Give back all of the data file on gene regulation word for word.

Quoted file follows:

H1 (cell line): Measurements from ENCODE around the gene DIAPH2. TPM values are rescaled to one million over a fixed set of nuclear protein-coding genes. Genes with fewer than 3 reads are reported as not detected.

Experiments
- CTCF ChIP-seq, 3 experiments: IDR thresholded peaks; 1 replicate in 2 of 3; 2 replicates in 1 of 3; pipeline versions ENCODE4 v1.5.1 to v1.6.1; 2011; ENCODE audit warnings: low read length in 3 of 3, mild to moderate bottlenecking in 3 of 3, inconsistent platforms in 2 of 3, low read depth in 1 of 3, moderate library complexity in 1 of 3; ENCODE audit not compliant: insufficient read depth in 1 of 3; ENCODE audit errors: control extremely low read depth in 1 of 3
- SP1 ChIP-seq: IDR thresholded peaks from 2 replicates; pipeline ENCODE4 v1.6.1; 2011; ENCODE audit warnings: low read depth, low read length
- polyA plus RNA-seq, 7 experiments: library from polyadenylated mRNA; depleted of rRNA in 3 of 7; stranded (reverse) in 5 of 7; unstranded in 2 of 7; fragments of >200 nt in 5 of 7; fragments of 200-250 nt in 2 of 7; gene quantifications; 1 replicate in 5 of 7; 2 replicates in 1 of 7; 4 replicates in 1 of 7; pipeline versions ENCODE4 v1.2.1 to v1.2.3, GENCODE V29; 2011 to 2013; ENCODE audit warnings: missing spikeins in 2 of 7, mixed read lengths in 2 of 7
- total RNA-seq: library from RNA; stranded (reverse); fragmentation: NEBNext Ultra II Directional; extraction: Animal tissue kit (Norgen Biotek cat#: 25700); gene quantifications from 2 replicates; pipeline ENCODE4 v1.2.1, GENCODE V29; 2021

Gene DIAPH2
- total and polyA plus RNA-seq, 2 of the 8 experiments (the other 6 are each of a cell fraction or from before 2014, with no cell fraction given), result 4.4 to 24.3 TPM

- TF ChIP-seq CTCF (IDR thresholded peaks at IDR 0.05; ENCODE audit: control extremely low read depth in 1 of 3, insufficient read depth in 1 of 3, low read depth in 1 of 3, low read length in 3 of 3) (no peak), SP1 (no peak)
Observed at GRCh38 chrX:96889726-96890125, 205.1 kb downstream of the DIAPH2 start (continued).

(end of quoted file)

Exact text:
H1 (cell line): Measurements from ENCODE around the gene DIAPH2. TPM values are rescaled to one million over a fixed set of nuclear protein-coding genes. Genes with fewer than 3 reads are reported as not detected.

Experiments
- CTCF ChIP-seq, 3 experiments: IDR thresholded peaks; 1 replicate in 2 of 3; 2 replicates in 1 of 3; pipeline versions ENCODE4 v1.5.1 to v1.6.1; 2011; ENCODE audit warnings: low read length in 3 of 3, mild to moderate bottlenecking in 3 of 3, inconsistent platforms in 2 of 3, low read depth in 1 of 3, moderate library complexity in 1 of 3; ENCODE audit not compliant: insufficient read depth in 1 of 3; ENCODE audit errors: control extremely low read depth in 1 of 3
- SP1 ChIP-seq: IDR thresholded peaks from 2 replicates; pipeline ENCODE4 v1.6.1; 2011; ENCODE audit warnings: low read depth, low read length
- polyA plus RNA-seq, 7 experiments: library from polyadenylated mRNA; depleted of rRNA in 3 of 7; stranded (reverse) in 5 of 7; unstranded in 2 of 7; fragments of >200 nt in 5 of 7; fragments of 200-250 nt in 2 of 7; gene quantifications; 1 replicate in 5 of 7; 2 replicates in 1 of 7; 4 replicates in 1 of 7; pipeline versions ENCODE4 v1.2.1 to v1.2.3, GENCODE V29; 2011 to 2013; ENCODE audit warnings: missing spikeins in 2 of 7, mixed read lengths in 2 of 7
- total RNA-seq: library from RNA; stranded (reverse); fragmentation: NEBNext Ultra II Directional; extraction: Animal tissue kit (Norgen Biotek cat#: 25700); gene quantifications from 2 replicates; pipeline ENCODE4 v1.2.1, GENCODE V29; 2021

Gene DIAPH2
- total and polyA plus RNA-seq, 2 of the 8 experiments (the other 6 are each of a cell fraction or from before 2014, with no cell fraction given), result 4.4 to 24.3 TPM

- TF ChIP-seq CTCF (IDR thresholded peaks at IDR 0.05; ENCODE audit: control extremely low read depth in 1 of 3, insufficient read depth in 1 of 3, low read depth in 1 of 3, low read length in 3 of 3) (no peak), SP1 (no peak)
Observed at GRCh38 chrX:96889726-96890125, 205.1 kb downstream of the DIAPH2 start (continued).